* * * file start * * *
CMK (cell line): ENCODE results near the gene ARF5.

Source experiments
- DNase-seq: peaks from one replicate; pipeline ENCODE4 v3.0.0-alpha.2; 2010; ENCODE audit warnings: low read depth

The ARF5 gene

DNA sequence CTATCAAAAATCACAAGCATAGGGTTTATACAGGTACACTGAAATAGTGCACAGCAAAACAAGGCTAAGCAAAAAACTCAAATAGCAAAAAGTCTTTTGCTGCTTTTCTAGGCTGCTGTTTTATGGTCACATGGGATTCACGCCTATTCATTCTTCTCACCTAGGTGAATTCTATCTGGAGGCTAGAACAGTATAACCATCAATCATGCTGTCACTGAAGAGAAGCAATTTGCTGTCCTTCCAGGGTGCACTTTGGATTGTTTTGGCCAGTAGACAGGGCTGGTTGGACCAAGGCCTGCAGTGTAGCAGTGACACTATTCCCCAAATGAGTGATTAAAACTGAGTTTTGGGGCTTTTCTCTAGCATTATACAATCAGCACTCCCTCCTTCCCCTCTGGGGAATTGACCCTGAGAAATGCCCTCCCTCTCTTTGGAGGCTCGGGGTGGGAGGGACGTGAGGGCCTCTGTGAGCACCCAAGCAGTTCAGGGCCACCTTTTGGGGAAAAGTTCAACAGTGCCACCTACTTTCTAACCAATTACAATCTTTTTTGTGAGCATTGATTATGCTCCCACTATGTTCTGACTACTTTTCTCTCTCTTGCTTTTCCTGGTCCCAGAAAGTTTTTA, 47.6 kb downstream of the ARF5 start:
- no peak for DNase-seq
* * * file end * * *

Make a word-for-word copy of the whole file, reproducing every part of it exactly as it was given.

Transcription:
CMK (cell line): ENCODE results near the gene ARF5.

Source experiments
- DNase-seq: peaks from one replicate; pipeline ENCODE4 v3.0.0-alpha.2; 2010; ENCODE audit warnings: low read depth

The ARF5 gene

DNA sequence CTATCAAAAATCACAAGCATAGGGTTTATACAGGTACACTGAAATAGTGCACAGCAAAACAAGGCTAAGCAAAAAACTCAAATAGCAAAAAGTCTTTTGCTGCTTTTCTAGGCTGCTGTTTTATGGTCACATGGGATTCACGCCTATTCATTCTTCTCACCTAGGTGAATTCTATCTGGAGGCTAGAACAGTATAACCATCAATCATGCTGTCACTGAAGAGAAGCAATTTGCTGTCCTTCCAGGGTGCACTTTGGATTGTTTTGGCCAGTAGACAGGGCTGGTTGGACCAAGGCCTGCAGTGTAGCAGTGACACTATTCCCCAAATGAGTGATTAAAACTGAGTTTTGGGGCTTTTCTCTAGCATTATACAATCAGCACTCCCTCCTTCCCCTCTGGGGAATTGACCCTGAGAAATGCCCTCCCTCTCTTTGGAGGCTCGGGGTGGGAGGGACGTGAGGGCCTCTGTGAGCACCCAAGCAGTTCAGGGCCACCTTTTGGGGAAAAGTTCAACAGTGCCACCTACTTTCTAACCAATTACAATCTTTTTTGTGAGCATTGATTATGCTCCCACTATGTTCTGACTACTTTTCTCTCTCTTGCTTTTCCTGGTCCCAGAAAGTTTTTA, 47.6 kb downstream of the ARF5 start:
- no peak for DNase-seq